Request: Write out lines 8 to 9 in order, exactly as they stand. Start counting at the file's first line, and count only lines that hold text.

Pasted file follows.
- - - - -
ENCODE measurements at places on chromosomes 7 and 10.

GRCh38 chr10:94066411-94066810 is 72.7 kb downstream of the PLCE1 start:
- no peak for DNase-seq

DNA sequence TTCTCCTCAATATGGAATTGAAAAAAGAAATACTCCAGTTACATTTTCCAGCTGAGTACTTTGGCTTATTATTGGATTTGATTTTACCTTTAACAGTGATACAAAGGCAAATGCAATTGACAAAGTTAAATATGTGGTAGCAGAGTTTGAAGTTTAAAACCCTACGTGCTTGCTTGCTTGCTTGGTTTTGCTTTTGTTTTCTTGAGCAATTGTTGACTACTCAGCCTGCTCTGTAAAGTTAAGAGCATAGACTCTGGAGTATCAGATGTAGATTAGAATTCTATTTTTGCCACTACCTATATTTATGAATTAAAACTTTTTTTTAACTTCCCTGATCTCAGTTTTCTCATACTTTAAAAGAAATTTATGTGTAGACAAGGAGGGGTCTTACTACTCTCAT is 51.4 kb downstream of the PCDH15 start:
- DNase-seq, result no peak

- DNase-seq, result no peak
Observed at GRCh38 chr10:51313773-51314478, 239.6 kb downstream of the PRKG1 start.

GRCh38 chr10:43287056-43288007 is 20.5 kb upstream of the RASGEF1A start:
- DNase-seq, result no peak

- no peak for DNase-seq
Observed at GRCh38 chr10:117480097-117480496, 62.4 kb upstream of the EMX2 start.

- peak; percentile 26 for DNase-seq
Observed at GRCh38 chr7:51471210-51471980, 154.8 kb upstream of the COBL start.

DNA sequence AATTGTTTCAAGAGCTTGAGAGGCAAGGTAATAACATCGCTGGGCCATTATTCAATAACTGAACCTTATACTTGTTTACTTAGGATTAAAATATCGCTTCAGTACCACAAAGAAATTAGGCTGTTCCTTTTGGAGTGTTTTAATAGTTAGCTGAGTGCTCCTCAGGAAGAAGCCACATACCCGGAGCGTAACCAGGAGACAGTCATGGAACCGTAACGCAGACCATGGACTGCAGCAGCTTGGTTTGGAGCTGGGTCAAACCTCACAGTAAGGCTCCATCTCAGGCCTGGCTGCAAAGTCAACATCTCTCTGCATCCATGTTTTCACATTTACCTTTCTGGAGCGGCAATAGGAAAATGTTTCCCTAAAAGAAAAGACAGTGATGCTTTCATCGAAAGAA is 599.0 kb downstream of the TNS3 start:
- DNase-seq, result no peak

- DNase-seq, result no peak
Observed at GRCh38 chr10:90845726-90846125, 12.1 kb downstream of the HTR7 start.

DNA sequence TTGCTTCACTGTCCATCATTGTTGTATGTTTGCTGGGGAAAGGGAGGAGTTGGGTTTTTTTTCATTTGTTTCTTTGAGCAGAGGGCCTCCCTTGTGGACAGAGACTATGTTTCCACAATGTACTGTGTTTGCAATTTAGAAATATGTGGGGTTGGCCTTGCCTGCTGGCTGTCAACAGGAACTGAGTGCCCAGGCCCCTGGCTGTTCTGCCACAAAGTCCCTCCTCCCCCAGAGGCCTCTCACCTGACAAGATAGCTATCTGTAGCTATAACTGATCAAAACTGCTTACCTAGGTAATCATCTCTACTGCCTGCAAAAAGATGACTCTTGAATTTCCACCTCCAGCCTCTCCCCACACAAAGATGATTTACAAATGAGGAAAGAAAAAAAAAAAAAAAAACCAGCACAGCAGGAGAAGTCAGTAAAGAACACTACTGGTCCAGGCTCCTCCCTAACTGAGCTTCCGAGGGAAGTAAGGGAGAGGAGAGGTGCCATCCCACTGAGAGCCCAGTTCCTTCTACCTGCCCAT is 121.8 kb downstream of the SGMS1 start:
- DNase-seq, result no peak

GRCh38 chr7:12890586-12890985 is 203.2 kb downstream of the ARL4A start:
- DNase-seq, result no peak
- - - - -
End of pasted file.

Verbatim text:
GRCh38 chr10:43287056-43288007 is 20.5 kb upstream of the RASGEF1A start:
- DNase-seq, result no peak